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If Spousal Maintenance is payable, then it can either be paid on a periodic basis or in a lump sum amount.
Periodic payments of Spousal Maintenance may be paid in regular instalment amounts, for example, weekly or monthly.
If periodic payments of Spousal Maintenance are ordered, then they are usually intended to be paid from the income of the respondent spouse.
There have been cases however when a respondent spouse deliberately puts themselves in a financial position so that they do not have income from which Spousal Maintenance can be paid and so Courts in those cases have ordered the lump sum payment of Spousal Maintenance from assets the respondent owns.
As part of the property settlement, a certain percentage of the assets received by one party may be stated to be lump sum apportionment of spousal maintenance.
A court order about payment of Spousal Maintenance will usually say how, when and where the Spousal Maintenance payments are to be made.
Once a Court has made an Order for the periodic payment of Spousal Maintenance, either party can apply to vary (change) or discharge that Order.
If the person receiving spousal maintenance starts work or finds themselves in a better position financially, the person paying spousal maintenance can apply to the court to either have the order discharged entirely or for the amount of the payments to be decreased.
Similarly, if the financial position of the person receiving spousal maintenance payments gets worse, they can apply to the Court for the amount of spousal maintenance to be increased.
Once a Court has made an Order for the periodic payment of Spousal Maintenance that court order is enforceable.
If your spouse stops making the payments the court has ordered, then you will need to go back to Court to seek that the Order be enforced.
The Court might look at whether they can order your former spouse's employer to deduct amounts from their income and pay it directly to you instead.
The Court might also consider seizing any assets your former spouse owns.
If you have to go back to Court to get the Court to enforce payment of the Spousal Maintenance Order then the Court might also look at awarding you interest on the amount owing and/or payment of some of your legal costs.
There is not a black and white answer as to when Spousal Maintenance payments will usually be ordered to end as each case is decided based on its own particular facts.
The matters the court considers when deciding Spousal Maintenance applications will also govern how long the court will consider they might need to make an order apply for.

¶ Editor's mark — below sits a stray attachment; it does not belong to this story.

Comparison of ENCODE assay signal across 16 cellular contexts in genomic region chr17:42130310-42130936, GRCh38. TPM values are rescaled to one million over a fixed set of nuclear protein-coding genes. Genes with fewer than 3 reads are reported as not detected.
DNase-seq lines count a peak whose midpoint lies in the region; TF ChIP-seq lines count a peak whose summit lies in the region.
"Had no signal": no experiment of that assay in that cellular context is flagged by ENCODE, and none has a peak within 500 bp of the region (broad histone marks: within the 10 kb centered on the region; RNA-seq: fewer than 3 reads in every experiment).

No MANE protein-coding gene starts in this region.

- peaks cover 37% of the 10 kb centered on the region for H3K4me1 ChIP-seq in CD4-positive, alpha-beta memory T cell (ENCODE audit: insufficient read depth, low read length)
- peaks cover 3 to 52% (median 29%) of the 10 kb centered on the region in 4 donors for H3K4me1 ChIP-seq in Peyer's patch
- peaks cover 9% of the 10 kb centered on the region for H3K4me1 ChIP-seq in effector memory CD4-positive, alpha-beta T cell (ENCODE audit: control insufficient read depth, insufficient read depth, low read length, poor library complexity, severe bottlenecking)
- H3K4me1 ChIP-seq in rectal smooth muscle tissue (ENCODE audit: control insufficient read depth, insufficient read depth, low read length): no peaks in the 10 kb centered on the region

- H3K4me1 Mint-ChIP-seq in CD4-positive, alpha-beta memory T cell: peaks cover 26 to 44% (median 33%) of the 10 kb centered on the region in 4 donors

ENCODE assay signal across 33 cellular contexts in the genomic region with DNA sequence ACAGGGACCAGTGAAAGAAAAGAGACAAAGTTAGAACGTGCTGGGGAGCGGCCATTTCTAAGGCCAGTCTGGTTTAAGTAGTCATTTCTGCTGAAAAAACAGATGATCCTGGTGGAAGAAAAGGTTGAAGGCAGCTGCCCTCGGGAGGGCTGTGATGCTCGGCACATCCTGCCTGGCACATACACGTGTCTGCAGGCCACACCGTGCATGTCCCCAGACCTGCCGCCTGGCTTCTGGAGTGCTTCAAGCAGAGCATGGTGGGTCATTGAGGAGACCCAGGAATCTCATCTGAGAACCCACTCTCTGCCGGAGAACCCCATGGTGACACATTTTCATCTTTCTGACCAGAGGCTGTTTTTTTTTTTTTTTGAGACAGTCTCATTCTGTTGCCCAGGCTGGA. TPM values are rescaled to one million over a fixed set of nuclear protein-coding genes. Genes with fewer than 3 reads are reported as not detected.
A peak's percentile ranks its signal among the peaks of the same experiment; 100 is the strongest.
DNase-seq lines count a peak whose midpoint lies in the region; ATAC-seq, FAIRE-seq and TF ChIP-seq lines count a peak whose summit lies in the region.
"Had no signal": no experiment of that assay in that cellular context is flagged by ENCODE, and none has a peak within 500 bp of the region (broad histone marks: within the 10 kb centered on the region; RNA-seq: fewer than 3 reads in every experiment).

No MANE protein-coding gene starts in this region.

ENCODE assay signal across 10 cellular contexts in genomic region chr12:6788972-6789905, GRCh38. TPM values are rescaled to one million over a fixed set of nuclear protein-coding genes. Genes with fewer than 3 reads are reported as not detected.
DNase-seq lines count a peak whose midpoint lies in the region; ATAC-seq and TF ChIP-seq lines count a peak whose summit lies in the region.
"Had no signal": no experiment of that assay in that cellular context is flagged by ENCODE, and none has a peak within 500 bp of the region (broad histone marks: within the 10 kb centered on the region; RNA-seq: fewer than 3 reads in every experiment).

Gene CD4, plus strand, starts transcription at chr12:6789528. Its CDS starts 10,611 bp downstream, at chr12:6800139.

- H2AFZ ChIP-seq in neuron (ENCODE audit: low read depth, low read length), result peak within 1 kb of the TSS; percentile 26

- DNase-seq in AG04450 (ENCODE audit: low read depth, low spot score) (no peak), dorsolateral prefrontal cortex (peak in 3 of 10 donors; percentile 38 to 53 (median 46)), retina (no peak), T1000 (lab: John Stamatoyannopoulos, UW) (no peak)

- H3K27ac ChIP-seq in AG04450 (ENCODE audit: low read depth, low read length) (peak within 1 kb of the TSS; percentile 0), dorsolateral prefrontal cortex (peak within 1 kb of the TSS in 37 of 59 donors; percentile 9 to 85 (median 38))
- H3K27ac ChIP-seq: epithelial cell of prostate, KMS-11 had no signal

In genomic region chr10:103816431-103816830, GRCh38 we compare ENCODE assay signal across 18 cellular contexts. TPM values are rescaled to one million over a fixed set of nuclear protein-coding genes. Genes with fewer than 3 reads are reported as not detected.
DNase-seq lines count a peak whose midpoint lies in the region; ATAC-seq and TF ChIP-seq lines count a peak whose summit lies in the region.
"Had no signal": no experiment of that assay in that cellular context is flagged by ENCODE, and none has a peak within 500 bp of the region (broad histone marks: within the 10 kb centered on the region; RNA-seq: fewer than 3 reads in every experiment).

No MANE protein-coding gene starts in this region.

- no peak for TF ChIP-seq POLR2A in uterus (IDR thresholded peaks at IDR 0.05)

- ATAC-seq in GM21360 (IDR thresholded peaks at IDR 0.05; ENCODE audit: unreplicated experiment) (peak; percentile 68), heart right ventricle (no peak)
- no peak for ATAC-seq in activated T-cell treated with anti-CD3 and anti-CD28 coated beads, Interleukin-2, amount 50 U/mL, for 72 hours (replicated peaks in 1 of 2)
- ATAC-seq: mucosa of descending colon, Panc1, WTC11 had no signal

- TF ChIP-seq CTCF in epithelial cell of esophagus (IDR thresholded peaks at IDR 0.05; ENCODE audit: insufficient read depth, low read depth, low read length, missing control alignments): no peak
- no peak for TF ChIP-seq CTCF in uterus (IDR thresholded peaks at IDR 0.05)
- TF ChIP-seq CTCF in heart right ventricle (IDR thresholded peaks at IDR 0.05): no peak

How long Spousal Maintenance might be payable might involve considering:
More and more often, courts have started limiting the length of time they expect Spousal Maintenance to be payable for.
In many cases courts will only order Spousal Maintenance to be paid for a certain period of time (eg. 6 months, a year, 3 years, 5 years etc) by which time they consider the person receiving Spousal Maintenance should have taken steps to start supporting themselves.
Spousal Maintenance will usually end when either of the parties die or if the person receiving the spousal maintenance remarries, unless a Court orders otherwise.
You can read about when Spousal Maintenance might be payable by one spouse to their former spouse in our fact sheet Can I get paid Spousal Maintenance.
There is a list of things the law says the court must look at when considering whether a person should be ordered to pay Spousal Maintenance to their former partner. You can read that list in our fact sheet List of matters considered for when Spousal Maintenance is payable.
You need to be eligible to apply for Spousal Maintenance. You can read more about eligibility to seek Spousal Maintenance in our fact sheet: Who can apply for Spousal Maintenance.
Our fact sheet explaining how payment of Spousal Maintenance is calculated will also give you valuable information you need.
A strict maximum time limit does apply as to when you can make your application for Spousal Maintenance.
If an order for payment of Spousal Maintenance has not previously been made, then there are time limits that apply as to how quickly after your separation or divorce you will need to make an application for Spousal Maintenance. You can read more about this in our fact sheet, What is the time limit to apply for Spousal Maintenance.
Michelle Beatty, Senior Lawyer
Other Questions answered in the Spousal Maintenance Section
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